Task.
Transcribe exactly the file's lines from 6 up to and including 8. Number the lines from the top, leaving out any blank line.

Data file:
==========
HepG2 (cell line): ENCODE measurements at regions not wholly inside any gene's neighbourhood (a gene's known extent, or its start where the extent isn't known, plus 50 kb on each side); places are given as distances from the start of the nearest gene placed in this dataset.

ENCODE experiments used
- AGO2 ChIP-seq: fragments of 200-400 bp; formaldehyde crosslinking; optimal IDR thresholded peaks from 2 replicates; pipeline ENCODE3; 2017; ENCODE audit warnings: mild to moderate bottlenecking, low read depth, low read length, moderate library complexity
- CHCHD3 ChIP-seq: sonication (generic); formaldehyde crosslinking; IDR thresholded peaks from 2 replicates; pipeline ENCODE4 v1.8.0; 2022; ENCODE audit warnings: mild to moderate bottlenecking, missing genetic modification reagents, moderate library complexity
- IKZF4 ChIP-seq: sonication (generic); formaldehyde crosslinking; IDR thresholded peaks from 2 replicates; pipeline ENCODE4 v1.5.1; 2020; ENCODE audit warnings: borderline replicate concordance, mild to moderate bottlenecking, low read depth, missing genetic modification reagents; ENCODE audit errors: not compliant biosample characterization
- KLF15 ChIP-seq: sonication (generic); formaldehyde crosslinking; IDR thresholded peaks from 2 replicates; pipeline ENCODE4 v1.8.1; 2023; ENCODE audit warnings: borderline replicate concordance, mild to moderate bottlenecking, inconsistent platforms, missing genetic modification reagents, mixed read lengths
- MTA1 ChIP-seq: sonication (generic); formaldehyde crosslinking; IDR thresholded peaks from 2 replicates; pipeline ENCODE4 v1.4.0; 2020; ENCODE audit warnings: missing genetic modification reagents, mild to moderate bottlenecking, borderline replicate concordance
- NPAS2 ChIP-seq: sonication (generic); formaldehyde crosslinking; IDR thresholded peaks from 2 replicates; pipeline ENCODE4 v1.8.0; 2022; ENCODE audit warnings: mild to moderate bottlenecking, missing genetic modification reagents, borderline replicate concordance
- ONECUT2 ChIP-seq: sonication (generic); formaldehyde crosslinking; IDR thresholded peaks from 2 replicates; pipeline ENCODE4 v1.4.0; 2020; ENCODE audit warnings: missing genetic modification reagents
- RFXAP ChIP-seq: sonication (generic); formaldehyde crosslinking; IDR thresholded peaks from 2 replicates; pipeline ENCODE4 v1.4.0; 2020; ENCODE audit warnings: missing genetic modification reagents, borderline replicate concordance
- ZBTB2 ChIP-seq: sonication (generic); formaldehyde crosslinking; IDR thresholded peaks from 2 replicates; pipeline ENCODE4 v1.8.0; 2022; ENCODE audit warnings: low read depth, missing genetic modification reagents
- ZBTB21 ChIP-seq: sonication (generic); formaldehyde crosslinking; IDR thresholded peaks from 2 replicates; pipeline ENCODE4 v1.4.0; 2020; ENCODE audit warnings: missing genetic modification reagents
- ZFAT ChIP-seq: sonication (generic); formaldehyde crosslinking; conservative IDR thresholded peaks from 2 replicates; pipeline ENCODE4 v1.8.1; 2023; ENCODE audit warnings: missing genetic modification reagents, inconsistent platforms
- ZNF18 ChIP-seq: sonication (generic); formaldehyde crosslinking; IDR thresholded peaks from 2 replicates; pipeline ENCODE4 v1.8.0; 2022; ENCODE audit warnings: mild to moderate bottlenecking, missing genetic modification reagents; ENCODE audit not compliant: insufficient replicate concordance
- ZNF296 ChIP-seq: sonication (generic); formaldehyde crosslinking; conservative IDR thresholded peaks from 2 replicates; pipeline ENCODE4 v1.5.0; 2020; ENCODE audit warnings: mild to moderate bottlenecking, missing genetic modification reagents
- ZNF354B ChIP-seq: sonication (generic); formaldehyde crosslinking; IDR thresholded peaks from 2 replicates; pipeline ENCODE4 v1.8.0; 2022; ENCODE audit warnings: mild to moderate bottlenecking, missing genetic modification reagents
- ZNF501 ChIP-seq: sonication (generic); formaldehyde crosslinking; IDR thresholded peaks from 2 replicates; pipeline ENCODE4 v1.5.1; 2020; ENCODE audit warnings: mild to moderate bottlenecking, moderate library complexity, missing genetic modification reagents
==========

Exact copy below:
- KLF15 ChIP-seq: sonication (generic); formaldehyde crosslinking; IDR thresholded peaks from 2 replicates; pipeline ENCODE4 v1.8.1; 2023; ENCODE audit warnings: borderline replicate concordance, mild to moderate bottlenecking, inconsistent platforms, missing genetic modification reagents, mixed read lengths
- MTA1 ChIP-seq: sonication (generic); formaldehyde crosslinking; IDR thresholded peaks from 2 replicates; pipeline ENCODE4 v1.4.0; 2020; ENCODE audit warnings: missing genetic modification reagents, mild to moderate bottlenecking, borderline replicate concordance
- NPAS2 ChIP-seq: sonication (generic); formaldehyde crosslinking; IDR thresholded peaks from 2 replicates; pipeline ENCODE4 v1.8.0; 2022; ENCODE audit warnings: mild to moderate bottlenecking, missing genetic modification reagents, borderline replicate concordance